Went to Master Classes with Alan Poul (Swingtown, Six Feet Under), Doug Ellin (Entourage), and Hart Hanson (Bones) -- all highly entertaining in highly diverse ways -- so I'll have something on some of those at some point. Instead of reports on their talks, though, I'm hoping to eventually connect the dots with a few running themes of the festival and see what various speakers had to say about a subject. That's the goal, anyway. The other way is easier.
Ran into Will, who's at least as entertaining as anyone on stage but I'm sure he'll share his own stories on his own blog.
The keynote speech that feels like days ago but was really this morning was presented by Richard Florida, economist and author of Rise of the Creative Class and Who's Your City. His thesis (in my layman's oversimplification) is that the creative class -- not just artists, but any industry where the real resource is the innovation of its employees, like the IT sector, or even Toyota -- drives economic development of cities, and that particular cities foster the creative class better than others.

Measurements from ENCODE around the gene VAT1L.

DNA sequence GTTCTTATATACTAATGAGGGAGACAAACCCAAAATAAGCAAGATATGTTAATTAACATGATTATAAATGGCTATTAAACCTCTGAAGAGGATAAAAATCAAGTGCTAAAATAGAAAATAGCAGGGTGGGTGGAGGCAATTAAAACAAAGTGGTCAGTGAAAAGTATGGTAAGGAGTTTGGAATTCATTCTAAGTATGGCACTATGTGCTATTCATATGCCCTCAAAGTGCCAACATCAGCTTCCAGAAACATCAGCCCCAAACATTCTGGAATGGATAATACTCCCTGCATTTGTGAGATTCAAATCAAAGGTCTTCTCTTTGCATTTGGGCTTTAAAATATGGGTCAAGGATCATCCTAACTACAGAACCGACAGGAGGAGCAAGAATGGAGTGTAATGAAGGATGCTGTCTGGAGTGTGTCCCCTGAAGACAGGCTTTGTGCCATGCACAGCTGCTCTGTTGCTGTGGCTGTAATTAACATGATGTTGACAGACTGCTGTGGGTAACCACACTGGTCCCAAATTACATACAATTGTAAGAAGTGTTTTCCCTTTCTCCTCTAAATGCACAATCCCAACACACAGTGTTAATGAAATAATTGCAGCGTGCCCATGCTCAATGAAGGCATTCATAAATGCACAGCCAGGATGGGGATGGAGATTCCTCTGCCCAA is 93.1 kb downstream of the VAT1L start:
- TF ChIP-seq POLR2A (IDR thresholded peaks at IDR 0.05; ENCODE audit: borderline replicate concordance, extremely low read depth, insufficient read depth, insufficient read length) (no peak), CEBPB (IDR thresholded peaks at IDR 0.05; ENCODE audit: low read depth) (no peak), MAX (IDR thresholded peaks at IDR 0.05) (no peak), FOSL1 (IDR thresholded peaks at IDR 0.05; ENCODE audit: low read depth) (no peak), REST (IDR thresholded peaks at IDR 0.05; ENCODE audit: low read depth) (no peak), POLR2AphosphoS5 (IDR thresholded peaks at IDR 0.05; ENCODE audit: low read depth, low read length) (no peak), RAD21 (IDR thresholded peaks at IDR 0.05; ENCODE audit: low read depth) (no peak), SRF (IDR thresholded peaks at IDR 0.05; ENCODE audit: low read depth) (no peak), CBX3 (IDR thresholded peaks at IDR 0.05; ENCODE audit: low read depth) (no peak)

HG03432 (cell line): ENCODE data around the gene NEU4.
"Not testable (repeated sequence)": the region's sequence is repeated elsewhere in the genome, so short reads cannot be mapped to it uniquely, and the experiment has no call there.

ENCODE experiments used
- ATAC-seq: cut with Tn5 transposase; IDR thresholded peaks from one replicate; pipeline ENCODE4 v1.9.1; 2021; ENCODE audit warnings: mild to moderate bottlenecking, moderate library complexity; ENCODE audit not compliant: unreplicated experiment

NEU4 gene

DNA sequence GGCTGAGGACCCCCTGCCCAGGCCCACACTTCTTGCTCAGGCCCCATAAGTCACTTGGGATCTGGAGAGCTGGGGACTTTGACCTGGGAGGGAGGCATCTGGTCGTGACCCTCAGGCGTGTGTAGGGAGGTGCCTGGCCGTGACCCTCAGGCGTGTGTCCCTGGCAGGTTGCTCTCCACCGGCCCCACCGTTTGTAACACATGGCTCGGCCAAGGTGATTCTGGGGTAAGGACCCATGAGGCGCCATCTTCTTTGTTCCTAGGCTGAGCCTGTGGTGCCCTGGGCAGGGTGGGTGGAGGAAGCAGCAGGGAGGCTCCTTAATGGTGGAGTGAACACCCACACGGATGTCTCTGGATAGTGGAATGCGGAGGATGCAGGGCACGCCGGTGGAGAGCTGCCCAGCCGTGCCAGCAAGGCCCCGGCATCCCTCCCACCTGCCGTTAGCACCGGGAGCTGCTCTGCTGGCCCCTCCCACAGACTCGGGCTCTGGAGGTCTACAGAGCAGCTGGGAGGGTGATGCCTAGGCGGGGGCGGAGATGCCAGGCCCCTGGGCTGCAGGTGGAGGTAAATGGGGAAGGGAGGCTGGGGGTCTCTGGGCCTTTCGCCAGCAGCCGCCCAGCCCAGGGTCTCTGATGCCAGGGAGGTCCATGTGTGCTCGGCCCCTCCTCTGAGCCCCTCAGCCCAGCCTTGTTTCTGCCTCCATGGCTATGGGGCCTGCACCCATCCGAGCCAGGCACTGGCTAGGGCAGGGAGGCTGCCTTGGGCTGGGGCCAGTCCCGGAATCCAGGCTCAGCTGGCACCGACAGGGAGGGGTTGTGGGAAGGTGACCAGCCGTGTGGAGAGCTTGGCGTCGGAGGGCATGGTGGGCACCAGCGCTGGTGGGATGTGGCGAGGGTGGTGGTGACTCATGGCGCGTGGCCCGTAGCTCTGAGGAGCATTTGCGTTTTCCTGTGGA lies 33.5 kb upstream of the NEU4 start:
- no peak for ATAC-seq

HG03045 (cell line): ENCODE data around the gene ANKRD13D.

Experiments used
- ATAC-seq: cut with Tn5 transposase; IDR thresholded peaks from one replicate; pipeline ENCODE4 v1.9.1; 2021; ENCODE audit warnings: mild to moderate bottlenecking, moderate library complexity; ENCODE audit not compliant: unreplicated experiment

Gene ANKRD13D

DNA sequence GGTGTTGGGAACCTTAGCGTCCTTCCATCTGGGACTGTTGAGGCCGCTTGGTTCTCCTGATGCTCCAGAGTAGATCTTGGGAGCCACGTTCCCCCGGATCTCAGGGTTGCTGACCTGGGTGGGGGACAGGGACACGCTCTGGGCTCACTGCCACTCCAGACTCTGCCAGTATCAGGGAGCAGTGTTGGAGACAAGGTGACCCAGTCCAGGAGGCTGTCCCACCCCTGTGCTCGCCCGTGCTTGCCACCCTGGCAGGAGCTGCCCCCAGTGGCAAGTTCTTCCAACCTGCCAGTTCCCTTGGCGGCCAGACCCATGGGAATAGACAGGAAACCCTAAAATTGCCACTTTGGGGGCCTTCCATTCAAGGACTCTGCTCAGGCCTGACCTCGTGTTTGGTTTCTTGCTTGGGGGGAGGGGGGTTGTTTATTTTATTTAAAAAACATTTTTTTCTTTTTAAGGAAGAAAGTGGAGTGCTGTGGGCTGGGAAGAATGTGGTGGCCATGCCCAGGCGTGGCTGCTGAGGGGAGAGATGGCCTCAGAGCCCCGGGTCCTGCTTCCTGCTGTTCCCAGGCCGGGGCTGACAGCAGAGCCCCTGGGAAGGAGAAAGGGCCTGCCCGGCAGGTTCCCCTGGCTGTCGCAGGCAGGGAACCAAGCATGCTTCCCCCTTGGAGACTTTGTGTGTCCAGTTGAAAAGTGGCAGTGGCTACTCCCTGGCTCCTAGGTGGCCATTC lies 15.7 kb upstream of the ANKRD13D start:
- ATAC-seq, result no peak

I'd love for someone to compare his philosophies with the Canadian television industry's philosophy of spreading production across the country instead of developing our own "Hollywood." Doomed to disaster? Though I hope to write something on his speech, that won't be my article: I don't have the insight or the research time for that.
Actual Banff-related posts coming soon. Tonight's the awards, so I'll do a quick write-up about the winners which should make it up on Blogcritics tomorrow morning. The rest will come when I make time to write about the speakers instead of listening to the speakers. Another full day of sessions and an interview tomorrow. That's not a complaint - I wasn't going to come to Banff this year, wanting to horde my holidays this year, until I realized that combined with a trip "home" to Alberta, this is one of the things I wanted to do with those horded holidays.
The Festival has a snippet of Florida's speech available: